Using a top-down approach, the brain uses background knowledge to process the meaning of a sentence, based on how expected a word is in that scenario. When a word is expected because it fits well, the brain might be a bit lazy when determining the meaning of that word. For example, the word “survivor” means “a person who is still alive.” In stories where we expect to hear about survivors, the brain might just activate “person” and not activate the rest of the meaning. Understanding how people use both top-down and bottom-up approaches to make meaning from language is useful for doctors who treat patients who have language disorders.
Although we have clearly seen the importance of the N400 in understanding how the brain responds to different kinds of semantic anomalies, scientists are still trying to figure out exactly what the N400 tells us the brain is doing . One idea is that the brain makes predictions about what words it will see, and the N400 is large when a word is unexpected. A different idea is that the brain is simply checking words as they come in to make sure they fit into the sentence, and a large N400 reflects that a word does not fit. Either way, these EEG studies have taught us that sometimes what we see or hear is what our brain expects to see or hear!
Semantics: ↑ The meaning of words and sentences. In linguistics, semantics often refers to the study of the meaning of language.
Semantic Anomaly: ↑ A word in a sentence that is unexpected given the other words in the sentence. For example, I take my coffee with cream and dogs.
Electroence-phalogram (EEG): ↑ Measurement of the electrical activity of many neurons in the brain, using electrodes placed on the scalp.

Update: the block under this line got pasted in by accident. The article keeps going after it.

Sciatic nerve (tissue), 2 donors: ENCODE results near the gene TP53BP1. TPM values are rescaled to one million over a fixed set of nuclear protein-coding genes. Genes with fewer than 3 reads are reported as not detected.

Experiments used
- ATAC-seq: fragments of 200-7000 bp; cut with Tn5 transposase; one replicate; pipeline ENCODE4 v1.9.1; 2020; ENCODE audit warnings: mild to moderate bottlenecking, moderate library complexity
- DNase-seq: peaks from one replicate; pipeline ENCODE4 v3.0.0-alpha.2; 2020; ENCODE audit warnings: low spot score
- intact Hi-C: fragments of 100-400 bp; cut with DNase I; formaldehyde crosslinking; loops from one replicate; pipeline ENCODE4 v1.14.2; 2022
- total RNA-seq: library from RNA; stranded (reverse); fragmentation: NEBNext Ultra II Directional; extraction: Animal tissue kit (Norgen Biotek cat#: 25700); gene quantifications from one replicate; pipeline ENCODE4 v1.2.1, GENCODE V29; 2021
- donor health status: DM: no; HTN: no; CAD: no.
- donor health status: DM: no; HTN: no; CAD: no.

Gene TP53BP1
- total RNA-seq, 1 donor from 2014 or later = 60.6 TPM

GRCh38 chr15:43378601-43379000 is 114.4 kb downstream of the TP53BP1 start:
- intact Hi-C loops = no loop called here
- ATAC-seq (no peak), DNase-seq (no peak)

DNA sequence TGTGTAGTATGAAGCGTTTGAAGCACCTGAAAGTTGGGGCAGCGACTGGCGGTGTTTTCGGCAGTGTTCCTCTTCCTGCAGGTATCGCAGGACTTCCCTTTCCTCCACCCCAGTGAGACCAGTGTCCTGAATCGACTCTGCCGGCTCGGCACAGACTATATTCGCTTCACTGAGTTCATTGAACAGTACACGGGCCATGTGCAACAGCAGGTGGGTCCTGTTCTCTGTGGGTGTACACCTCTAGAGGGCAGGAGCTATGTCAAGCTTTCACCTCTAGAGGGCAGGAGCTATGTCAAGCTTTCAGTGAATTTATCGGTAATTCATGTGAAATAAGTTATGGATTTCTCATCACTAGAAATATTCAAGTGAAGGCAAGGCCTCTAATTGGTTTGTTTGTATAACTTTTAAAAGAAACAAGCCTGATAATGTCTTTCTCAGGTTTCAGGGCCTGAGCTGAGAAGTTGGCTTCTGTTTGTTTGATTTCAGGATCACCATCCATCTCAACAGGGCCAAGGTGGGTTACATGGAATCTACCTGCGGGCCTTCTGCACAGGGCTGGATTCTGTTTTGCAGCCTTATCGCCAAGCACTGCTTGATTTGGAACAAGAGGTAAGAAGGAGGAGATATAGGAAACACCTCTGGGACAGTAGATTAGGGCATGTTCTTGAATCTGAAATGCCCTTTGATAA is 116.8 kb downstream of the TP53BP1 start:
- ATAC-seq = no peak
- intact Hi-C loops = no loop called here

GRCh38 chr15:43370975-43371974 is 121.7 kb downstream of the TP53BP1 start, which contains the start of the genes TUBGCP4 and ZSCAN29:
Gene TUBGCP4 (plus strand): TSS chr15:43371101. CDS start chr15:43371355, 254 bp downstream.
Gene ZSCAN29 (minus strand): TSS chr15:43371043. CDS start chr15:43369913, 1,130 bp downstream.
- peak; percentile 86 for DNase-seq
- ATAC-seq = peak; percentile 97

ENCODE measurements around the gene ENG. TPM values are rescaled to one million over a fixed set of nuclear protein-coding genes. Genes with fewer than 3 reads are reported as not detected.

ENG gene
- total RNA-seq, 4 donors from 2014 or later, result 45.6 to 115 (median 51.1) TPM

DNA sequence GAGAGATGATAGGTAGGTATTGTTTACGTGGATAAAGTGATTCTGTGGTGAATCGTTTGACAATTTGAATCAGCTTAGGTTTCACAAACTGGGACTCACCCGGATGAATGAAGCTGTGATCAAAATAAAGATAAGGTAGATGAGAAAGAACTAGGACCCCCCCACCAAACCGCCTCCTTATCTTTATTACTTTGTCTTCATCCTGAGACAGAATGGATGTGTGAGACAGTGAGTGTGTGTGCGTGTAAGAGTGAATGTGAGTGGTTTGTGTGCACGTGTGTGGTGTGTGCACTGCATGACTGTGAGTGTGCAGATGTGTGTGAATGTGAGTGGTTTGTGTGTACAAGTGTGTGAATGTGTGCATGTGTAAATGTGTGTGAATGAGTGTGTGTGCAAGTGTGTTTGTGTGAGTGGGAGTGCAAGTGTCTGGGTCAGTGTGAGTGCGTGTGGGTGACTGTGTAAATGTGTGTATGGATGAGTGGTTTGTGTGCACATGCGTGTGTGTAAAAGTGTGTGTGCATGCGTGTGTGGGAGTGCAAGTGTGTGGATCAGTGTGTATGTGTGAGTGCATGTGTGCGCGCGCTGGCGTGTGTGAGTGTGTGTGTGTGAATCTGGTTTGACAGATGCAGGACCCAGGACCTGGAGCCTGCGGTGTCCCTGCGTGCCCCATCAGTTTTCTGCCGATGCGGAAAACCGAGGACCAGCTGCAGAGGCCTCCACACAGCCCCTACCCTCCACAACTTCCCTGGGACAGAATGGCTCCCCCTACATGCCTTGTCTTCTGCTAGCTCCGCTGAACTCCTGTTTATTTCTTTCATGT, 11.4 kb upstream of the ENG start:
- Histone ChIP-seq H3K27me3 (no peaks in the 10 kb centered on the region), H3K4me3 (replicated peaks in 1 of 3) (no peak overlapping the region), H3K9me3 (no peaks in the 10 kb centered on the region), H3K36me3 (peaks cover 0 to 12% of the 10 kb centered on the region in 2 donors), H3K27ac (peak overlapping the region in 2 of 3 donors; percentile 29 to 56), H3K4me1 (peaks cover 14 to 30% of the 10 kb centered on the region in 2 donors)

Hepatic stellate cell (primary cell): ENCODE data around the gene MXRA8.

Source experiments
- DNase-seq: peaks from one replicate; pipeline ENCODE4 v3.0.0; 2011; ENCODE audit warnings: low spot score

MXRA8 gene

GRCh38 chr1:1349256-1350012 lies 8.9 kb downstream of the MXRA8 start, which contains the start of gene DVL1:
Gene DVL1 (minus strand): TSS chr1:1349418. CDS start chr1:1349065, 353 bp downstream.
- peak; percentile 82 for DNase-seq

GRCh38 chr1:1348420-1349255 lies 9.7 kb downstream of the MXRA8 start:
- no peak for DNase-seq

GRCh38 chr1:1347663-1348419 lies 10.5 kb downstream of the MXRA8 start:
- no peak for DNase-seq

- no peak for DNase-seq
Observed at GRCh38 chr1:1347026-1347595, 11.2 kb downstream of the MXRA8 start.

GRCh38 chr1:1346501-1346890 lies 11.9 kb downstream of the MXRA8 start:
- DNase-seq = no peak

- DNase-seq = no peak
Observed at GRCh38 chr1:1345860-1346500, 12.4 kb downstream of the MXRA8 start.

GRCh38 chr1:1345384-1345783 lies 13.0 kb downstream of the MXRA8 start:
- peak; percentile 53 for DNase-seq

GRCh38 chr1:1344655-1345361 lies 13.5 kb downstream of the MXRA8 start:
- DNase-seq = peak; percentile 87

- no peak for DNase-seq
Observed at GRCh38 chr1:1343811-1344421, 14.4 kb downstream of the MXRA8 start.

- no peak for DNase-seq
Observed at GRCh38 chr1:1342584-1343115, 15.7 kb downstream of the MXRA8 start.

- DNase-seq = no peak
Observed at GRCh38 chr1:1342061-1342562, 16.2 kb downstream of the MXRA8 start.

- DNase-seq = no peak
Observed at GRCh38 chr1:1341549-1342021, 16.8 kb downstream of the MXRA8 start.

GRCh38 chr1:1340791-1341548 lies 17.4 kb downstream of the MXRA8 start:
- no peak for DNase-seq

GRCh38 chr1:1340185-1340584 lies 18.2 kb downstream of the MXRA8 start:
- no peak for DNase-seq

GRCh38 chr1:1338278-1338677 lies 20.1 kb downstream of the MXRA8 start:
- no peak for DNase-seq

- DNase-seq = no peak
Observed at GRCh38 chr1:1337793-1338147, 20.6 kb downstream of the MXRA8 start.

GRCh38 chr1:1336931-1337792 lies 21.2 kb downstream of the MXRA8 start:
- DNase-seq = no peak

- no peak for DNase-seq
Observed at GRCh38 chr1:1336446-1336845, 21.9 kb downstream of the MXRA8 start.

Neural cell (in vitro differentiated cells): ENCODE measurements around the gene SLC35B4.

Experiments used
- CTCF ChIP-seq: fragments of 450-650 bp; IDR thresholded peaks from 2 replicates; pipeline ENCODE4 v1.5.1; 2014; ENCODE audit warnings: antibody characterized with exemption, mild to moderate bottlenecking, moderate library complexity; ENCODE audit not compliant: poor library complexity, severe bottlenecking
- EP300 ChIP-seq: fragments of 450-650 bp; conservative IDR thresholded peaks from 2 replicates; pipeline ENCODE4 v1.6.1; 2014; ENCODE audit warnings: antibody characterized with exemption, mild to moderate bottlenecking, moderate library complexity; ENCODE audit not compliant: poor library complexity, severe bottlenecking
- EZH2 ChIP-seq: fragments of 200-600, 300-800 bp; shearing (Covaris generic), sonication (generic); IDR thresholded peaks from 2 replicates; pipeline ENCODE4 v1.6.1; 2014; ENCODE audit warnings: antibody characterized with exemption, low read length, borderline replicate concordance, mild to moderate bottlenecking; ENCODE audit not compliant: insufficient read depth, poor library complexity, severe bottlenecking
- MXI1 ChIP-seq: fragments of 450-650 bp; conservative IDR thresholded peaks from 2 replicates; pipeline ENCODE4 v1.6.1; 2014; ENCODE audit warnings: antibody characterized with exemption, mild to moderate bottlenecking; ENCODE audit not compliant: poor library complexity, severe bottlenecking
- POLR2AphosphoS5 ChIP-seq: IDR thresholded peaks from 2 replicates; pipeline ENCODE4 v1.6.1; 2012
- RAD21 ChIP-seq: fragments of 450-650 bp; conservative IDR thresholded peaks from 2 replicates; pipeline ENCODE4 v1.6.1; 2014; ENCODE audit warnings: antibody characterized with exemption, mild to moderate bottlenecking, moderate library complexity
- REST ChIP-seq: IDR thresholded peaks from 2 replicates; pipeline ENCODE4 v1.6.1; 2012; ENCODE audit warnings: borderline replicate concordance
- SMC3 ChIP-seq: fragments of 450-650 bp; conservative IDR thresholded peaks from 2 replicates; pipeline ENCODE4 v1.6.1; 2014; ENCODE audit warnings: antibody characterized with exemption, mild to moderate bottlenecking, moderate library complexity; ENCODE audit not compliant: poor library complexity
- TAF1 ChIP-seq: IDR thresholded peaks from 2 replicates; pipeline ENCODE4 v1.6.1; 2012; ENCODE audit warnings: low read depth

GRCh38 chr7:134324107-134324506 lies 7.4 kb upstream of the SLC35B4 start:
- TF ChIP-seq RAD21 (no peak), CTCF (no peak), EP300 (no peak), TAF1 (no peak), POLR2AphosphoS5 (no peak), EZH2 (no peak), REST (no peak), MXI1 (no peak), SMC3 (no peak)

Event Related Potential (ERP): ↑ Peaks or troughs in the averaged EEG signal that reflect the brain’s responses to events we see or hear.
N400 ERP Component: ↑ A part of the ERP that typically has a low point around 400 ms (therefore “400”) after a person sees or hears a stimulus. In language studies, the N400 is larger when a word is unexpected.
Conflict of Interest
The author declares that the research was conducted in the absence of any commercial or financial relationships that could be construed as a potential conflict of interest.
 ↑ Sanford, A. J., and Sturt, P. 2002. Depth of processing in language comprehension: not noticing the evidence. Trends Cogn. Sci. 6:382–6. doi: 10.1016/s1364-6613(02)01958-7
 ↑ Ferreira, F., and Patson, N. D. 2007. The ‘good enough’ approach to language comprehension. Lang. Linguist. Compass 1:71–83. doi: 10.1111/j.1749-818x.2007.00007.x
 ↑ Kutas, M., and Federmeier, K. D. 2011. Thirty years and counting: finding meaning in the N400 component of the event-related brain potential (ERP). Annu. Rev. Psychol. 62:621–47. doi: 10.1146/annurev.psych.093008.131123
 ↑ Sanford, A. J., Leuthold, H., Bohan, J., and Sanford, A. J. 2011. Anomalies at the borderline of awareness: an ERP study. J. Cogn. Neurosci. 23:514–23. doi: 10.1162/jocn.2009.21370
 ↑ Lau, E. F., Phillips, C., and Poeppel, D. 2008. A cortical network for semantics: (de) constructing the N400. Nat. Rev. Neurosci. 9:920. doi: 10.1038/nrn2532